Green River by Jardonn Smith


Title: Green River
Author: Jardonn Smith
Publisher: MLR Press
Pages: 89
Characters: Ernie Surbaugh, Forrest Barton
POV: 1st Person
Sub-Genre: Paranormal Erotica/Historical
Kisses: 3.5






Blurb:

In 1938, people had no fears of ghosts. This was the Great Depression. Fear was empty pockets and empty stomachs, but for the men of Jardonn Smith’s Green River, working a Highway 66 project in the WPA meant a full-time job and steady wages. Sure, there’s a disgruntled spirit living under the river bridge near their camp, but the only question they have is, “Whose willie will he go for next?”

This story is part of the anthology “Past Shadows”

Review:

Jardonn Smith has brought back his characters from Furlough Bridge in Green River, the story that gives Ernie Surbaugh, a man whose life is now in its latter days, center stage as he reflects on how he and his older lover Forrest Barton met.

In Furlough Bridge, Ernie was a presence but in name only, as he was in Europe fighting in World War II at the time. Set in 1938, in the midst of the US financial collapse and the start of an economic turnaround, Green River lands the men in a WPA project, working together to repair a section of Route 66 in the Missouri Ozarks.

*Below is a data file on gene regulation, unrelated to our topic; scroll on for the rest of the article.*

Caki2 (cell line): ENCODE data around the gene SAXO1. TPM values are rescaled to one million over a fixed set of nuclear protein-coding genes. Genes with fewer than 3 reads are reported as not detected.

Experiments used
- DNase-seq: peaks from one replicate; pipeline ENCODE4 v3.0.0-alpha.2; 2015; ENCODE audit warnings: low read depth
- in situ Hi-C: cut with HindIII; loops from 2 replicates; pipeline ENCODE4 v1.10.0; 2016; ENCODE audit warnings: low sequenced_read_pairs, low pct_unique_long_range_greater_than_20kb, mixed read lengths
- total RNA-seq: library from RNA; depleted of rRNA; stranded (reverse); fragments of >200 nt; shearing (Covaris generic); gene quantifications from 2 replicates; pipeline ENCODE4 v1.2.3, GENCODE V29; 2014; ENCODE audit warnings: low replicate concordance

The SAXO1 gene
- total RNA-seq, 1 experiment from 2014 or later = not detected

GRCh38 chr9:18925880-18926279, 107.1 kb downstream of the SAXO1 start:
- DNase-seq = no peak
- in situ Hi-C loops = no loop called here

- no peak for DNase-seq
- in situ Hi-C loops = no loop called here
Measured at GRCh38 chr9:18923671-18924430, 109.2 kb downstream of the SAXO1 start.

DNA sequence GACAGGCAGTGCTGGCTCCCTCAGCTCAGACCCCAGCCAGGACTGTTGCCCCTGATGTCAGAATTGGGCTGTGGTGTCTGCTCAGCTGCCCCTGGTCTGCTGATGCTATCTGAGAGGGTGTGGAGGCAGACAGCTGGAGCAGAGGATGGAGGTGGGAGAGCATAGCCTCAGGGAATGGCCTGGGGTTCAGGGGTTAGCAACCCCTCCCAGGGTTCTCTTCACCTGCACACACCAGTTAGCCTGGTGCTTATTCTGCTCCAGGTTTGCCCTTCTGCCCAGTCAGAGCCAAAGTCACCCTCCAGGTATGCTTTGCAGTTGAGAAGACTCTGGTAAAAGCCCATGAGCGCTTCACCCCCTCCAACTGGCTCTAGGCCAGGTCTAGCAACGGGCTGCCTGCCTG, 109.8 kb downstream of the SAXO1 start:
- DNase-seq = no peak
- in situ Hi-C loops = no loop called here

This is the story of their budding attraction to each other, not in the romantic aspect but in the primal draw they feel to each other’s masculinity. These are simple, plain spoken men whose lust ultimately led to a relationship that spanned nearly four decades.

A horny ghost, a little fooling around, a clan of troublemakers, and a fun little side-story about how a cinematic icon found its inspiration for the Emerald City, with more than a passing nod to the film’s characters, this is a story that made me smile on more than a few occasions, then left me feeling a bit melancholy in the end with the knowledge that even in fiction, life must follow its natural course. This book works as a nice bookend, both a start and a finish, to Ernie and Forrest’s story.

Reviewed By: Lisa

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